A couple of people have asked what this means, so I’ll try and explain. Badly, and in no great depth (there have been books and books written about Dominican spirituality, this is only a blog post), but there we go.
I’m sorry, this really is ridiculously long. Go and get a cup of coffee (as strong as you dare). Go on. It’ll wait. It’s not going anywhere, apart from possibly to Rome as evidence in my heresy trial.
Are we sitting comfortably? Good, then I’ll begin.
Also, it goes without saying that this is my own, personal view. As the saying goes, “if you’ve met one Dominican, you’ve met one Dominican.”
There are several parts to the Dominican family. The friars, the cloistered nuns, the apostolic sisters*, and the laity are the main ones. The first three groups make the vows of poverty, chastity and obedience, the laity do not – we are free to marry or not, and are called, like all Catholics, to fidelity within marriage and chastity outside it. Lay Dominicans have secular jobs, and the Order as a whole has no call on my salary, other than such donations as charity deems prudent.
All Dominicans follow the same Rule (written by St Augustine), with variations according to style of life.
As the church is made up of many parts, but we are all one body, each religious order has its own charism (mission), and the Order of Preachers’ particular charism is the preaching and teaching of Truth – one of our mottoes is “Veritas.” This charism is expressed in a four-fold way, under what are referred to as the four pillars of Dominican life – Prayer, Study, Community and Preaching.
It is said of our founder, St Dominic, that he spent all his time talking to people about God, and talking to God about people.
We are all Dominicans, with the same charism (mission), but different ways of following that. We all strive to live by the four pillars of Dominican life, prayer, community, study and preaching; but according to our state in life – a Dominican friar will express the charism differently to a cloistered nun, who will express it differently to an apostolic sister, who will again be different to a lay Dominican.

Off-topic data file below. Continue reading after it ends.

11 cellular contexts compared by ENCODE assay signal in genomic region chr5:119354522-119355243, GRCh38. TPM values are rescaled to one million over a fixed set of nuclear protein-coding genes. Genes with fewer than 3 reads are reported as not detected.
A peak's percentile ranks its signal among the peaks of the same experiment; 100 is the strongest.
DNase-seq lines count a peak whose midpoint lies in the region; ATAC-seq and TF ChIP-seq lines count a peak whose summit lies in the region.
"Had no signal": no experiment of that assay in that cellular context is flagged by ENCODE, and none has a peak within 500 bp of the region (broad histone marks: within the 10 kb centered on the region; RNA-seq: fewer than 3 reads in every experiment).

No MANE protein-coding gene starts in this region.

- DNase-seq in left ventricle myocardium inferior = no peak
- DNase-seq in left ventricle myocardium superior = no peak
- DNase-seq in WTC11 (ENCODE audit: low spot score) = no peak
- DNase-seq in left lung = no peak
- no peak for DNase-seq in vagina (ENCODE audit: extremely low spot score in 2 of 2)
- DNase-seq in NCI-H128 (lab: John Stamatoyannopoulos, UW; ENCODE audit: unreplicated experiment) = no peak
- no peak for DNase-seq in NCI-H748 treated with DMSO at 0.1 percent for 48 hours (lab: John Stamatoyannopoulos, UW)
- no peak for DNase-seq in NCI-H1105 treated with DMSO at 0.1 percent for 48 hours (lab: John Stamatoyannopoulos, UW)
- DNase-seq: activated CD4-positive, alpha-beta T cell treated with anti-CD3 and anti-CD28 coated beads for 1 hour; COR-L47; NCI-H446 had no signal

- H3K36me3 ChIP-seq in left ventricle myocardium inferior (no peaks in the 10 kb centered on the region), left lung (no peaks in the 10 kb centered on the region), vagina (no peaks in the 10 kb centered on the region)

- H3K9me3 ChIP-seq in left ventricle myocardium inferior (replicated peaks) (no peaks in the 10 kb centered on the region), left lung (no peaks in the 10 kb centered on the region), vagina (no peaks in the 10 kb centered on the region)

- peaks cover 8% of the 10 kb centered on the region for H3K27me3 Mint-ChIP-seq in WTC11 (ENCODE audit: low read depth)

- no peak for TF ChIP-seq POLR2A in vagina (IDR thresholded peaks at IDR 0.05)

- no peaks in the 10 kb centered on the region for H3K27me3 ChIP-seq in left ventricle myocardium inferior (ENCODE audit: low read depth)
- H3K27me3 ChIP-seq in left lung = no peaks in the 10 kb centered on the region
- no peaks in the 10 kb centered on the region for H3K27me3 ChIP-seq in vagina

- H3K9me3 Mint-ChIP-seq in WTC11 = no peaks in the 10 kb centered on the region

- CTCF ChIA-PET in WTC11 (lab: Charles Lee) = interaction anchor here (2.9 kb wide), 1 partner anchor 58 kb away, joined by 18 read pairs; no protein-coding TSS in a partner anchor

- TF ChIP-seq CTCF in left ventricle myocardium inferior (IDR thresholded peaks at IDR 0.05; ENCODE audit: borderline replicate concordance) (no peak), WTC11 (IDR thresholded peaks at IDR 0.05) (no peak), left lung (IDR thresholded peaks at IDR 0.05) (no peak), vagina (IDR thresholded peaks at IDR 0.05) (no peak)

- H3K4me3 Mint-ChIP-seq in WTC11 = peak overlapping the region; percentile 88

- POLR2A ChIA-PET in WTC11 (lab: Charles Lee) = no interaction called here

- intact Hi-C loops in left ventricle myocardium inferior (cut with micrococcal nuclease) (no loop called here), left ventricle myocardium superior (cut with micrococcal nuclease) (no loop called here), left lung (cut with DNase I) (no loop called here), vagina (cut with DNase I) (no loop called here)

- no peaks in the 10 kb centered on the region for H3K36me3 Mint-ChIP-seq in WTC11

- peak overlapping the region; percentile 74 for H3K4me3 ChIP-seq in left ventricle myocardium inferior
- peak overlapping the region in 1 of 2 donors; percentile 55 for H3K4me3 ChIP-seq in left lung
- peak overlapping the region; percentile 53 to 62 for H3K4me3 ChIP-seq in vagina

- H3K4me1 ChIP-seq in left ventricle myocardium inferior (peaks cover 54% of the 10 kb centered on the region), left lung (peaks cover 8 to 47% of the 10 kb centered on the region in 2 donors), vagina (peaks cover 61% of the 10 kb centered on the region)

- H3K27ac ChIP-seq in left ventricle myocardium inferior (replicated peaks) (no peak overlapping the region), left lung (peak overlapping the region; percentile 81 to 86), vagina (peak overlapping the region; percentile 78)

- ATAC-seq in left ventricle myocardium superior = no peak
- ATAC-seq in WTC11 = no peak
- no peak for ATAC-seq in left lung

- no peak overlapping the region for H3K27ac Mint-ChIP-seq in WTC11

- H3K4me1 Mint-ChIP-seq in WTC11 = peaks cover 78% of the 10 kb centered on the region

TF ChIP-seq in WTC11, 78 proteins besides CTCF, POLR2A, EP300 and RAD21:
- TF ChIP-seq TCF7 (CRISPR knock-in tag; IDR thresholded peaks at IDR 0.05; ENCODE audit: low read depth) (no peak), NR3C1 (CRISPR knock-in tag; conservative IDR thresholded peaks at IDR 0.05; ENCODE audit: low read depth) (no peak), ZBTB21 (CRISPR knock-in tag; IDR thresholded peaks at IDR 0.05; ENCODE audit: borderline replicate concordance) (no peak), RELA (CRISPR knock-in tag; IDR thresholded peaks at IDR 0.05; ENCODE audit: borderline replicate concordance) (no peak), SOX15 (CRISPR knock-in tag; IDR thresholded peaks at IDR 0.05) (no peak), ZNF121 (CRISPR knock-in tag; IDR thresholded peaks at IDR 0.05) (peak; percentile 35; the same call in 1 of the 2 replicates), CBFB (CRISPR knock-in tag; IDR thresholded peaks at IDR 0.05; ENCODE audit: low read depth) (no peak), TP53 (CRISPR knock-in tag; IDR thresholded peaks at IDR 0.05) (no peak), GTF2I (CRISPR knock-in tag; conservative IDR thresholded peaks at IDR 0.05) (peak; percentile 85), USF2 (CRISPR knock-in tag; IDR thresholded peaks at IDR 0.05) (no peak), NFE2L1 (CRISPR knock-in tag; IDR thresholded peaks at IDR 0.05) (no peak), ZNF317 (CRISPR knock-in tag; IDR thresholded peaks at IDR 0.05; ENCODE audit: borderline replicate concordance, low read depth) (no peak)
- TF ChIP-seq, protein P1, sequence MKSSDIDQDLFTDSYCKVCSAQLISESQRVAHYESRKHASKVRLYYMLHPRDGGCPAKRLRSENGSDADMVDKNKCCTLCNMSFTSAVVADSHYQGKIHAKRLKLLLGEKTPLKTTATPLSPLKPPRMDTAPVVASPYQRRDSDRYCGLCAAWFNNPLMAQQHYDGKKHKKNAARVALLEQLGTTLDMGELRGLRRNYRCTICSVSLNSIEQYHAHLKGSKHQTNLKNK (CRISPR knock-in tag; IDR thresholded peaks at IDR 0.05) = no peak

Another of the Dominican mottoes is “Contemplata aliis Tradere” – to contemplate, and to pass onto others the fruit of that contemplation. The Divine Office is the golden chain of grace that binds all the members of the order together, whether it is prayed in the stillness of a Monastic chapel or at the kitchen table of a flat in London with a cup of coffee in one hand and pigeons peering in the kitchen window**. And by praying, contemplating the Divine Word, we can, like Mary, who “pondered these things in her heart,” pass on to others the fruit of this contemplation.
There is also a requirement to attend daily Mass, where possible, so that, strengthened by receiving Christ in the Eucharist, we can go out and be His hands and feet in the world.
And the Rosary. You can’t be a Dominican without the Rosary. The order has always had a deep devotion to the Mother of Christ, and that devotion is expressed in a variety of ways, through the rosary and through various prayers and traditions. Our Lady said to Blessed Jordan of Saxony that every time the Dominicans sang the Salve Regina, she prostrated herself before her Son, asking His blessing on St Dominic’s poor and lowly band.
And personal prayer.
It is from prayer that everything else flows, the community life, the study and the preaching.
Dominican life is a communal life. Each fraternity regularly meets as a group (the Fraternity I belong to meets once a month). We share a common life as far as we can, by praying, studying and discussing together. In this way, the different gifts of each member enrich the group as a whole, and in turn, the whole Order and the world. Each member of the fraternity has different talents and responsibilities, and those gifts are offered to God through the community. Many of the Order’s greatest saints have seen this community life as an echo of the friendship and love that God has for all of us, and the community is the school of love whereby we learn to show that love to all.